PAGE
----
CMW 2011 Reviews: Thursday, March 10
From March 9 to 13, Torontoist is covering the crap out of Canadian Music Week, with daily concert and film previews, reviews of the latest action, words with your favourite and soon-to-be-favourite bands, and more.
Miracle Fortress at Lee’s Palace. Photo by Corbin Smith/Torontoist.
Did you make it out to CMW day two last night? We did, and here’s what we saw.
The Wilderness of Manitoba
Despite the throng of photographers at the stage, there was a decent amount of foot-stomping and clapping for the Wilderness of Manitoba. At some point it was announced that vocalist Will’s mom had, decades ago, written the song that the band was playing. This made Will laugh, his bandmate said, and go “speechless,” at which point someone in the audience cracked, just loud enough to hear: “So was his mom.” So, good times. A very solid set. Wilderness of Manitoba are like Canada’s answer to Mumford and Sons.
Miracle Fortress mastermind Graham Van Pelt came to Lee’s with a drummer (Woodhands-type setup), and heaps of tech (loops and modifiers). Their first song looked and sounded like Holy Fuck-meets-Woodhands-meets-Gary Numan’s “Cars”… in space. Hella versatile. It was a party by the end of the set.
Memphis, the project featuring Stars’ Torquil Campbell, is lots of fun; much more in-your-face than Stars. The newcomers’ songs were very narrative, and Campbell gave a great, emotive, visceral performance.
Sometimes the Darcys sound a lot like the Dears, and sometimes they sound like the Darcys. The latter is when they’re great. The Silver Dollar was packed, and the crowd clearly anticipated the local quartet’s set, responding to the bigger, deeper new material with the same attention and movement as the old familiars. The Darcys—aside from the actual music—have a really important thing down, and that’s playing like they give a damn.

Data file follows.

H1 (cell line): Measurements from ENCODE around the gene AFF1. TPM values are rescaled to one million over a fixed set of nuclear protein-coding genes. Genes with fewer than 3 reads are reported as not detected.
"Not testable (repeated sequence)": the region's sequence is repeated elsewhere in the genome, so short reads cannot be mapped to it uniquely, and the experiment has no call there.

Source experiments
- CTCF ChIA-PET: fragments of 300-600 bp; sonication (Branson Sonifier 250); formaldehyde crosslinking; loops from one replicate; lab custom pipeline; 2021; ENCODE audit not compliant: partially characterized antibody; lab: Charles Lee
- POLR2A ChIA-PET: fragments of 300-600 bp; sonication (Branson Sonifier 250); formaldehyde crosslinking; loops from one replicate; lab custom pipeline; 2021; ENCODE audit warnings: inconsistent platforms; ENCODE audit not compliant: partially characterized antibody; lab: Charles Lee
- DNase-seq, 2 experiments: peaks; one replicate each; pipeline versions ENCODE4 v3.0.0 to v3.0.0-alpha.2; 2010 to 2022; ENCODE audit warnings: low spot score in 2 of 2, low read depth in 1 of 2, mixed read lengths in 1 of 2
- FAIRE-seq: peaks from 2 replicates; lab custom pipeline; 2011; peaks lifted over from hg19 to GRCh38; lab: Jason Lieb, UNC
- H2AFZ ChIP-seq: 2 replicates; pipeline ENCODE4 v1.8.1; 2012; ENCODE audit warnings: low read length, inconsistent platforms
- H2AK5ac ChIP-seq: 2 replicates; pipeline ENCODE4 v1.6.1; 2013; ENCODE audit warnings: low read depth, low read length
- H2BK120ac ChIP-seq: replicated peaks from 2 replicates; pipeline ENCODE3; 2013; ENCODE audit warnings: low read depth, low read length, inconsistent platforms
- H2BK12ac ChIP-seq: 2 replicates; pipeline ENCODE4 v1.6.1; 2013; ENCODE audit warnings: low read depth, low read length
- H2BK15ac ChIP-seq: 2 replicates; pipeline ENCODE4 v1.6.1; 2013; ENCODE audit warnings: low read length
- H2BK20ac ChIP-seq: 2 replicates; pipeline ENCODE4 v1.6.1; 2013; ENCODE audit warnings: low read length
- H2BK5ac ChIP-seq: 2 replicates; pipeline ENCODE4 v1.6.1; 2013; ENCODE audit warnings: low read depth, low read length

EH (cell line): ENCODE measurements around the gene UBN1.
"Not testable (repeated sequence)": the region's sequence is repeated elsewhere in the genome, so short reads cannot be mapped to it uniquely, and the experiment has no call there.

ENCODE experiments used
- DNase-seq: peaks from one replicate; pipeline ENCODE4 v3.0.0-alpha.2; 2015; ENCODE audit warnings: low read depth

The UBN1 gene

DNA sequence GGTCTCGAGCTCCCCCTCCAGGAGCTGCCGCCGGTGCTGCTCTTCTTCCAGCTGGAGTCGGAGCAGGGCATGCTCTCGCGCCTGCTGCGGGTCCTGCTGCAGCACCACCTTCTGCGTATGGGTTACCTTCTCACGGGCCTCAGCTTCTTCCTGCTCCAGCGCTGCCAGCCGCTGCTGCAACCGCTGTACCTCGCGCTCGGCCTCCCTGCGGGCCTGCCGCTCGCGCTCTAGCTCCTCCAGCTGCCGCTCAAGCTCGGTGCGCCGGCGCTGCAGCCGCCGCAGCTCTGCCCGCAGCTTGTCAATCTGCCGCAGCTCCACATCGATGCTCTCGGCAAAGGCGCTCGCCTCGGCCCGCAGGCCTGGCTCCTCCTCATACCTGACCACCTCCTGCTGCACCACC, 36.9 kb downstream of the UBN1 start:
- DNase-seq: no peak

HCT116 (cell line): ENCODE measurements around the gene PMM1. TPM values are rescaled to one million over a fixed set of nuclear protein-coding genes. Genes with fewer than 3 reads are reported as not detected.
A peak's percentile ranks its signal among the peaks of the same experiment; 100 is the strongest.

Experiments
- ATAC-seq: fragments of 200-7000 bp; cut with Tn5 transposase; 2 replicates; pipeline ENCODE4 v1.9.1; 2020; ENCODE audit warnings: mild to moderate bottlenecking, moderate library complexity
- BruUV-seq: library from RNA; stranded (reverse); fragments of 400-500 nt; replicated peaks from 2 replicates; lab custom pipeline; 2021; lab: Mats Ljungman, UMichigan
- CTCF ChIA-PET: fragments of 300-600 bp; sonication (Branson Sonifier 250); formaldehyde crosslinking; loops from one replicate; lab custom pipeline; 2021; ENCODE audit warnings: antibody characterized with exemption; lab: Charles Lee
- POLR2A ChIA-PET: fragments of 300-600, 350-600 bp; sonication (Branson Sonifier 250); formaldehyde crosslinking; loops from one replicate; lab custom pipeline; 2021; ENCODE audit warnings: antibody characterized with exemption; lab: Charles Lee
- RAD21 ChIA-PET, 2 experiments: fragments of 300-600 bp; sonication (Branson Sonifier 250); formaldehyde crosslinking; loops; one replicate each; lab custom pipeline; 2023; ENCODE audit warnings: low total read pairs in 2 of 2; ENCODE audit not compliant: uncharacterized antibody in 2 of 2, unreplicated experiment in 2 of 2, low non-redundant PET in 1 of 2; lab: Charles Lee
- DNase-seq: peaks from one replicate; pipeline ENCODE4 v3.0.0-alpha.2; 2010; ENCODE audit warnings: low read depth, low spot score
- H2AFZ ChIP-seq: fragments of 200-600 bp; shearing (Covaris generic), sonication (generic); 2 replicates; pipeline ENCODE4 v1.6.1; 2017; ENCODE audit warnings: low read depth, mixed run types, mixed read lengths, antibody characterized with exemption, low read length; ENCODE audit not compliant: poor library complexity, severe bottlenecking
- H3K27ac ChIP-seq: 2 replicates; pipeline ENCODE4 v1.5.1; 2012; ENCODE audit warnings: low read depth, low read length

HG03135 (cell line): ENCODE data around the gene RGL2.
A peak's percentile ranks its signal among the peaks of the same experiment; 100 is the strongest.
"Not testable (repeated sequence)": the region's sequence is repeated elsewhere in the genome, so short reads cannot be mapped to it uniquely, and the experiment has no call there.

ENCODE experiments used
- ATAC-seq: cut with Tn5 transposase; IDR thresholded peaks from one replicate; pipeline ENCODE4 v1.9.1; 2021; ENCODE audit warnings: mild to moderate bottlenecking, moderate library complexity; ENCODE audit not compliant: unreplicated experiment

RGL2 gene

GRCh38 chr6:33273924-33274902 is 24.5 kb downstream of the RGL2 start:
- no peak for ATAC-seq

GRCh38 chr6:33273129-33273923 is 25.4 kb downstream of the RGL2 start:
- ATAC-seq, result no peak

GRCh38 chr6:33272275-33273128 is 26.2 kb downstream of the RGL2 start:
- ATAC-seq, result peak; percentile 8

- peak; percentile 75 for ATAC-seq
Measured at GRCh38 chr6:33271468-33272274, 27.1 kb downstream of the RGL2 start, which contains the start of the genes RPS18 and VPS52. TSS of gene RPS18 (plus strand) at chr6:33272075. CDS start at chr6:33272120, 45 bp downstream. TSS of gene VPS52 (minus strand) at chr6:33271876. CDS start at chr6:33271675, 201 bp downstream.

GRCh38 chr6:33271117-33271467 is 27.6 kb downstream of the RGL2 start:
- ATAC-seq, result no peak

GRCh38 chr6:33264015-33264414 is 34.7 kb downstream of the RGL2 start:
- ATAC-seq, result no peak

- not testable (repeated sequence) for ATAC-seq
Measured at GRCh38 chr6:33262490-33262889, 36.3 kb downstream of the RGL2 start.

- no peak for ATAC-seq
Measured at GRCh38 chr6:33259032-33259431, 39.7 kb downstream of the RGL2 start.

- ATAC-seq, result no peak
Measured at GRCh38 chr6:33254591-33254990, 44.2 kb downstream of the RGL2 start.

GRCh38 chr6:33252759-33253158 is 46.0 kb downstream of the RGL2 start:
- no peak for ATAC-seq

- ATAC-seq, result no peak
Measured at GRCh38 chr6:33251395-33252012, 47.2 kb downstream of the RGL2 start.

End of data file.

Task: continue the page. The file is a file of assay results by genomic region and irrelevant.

Listed only as “special guest” on the Canadian Music Week roster, singer-songwriter Nick Teehan proved a pleasant surprise with his piano-powered pop, paced by the steady thump of his brother Rob on sousaphone. Teehan’s band—sounding something like Ben Folds-meets-Matt Dusk with a wacky twist—also featured drums, guitar, and trumpet, and offered heartfelt melodies on the very serious topics of romance with Portuguese mannequins and welcoming our new robot overlords.
Saidah Baba Talibah
This show was dripping with sex and syncopated rhythms before it even got out of the gate. A beautiful woman with powerhouse pipes, the never-bashful Saidah was styled like Little Richard-meets-Jabba’s Lair-era Princess Leia, owning the crowd with the soulful, powerful, and energetic songs that have made her S(Cream) album a solid listen front to back. The bounty of CMW had unfortunately taken its toll on her band, with shredder extraordinaire Donna Grantis absent to play another show. That said, the songs sounded great, the band was tight, and Saidah once again delivered the fully engaging experience her shows are known for.
Your reviews come courtesy of: Saira Peesker, Corbin Smith, and Nicole Villeneuve.
We originally refered to Memphis as a “new” project which, as it happens, they are not. Apologies, Memphis!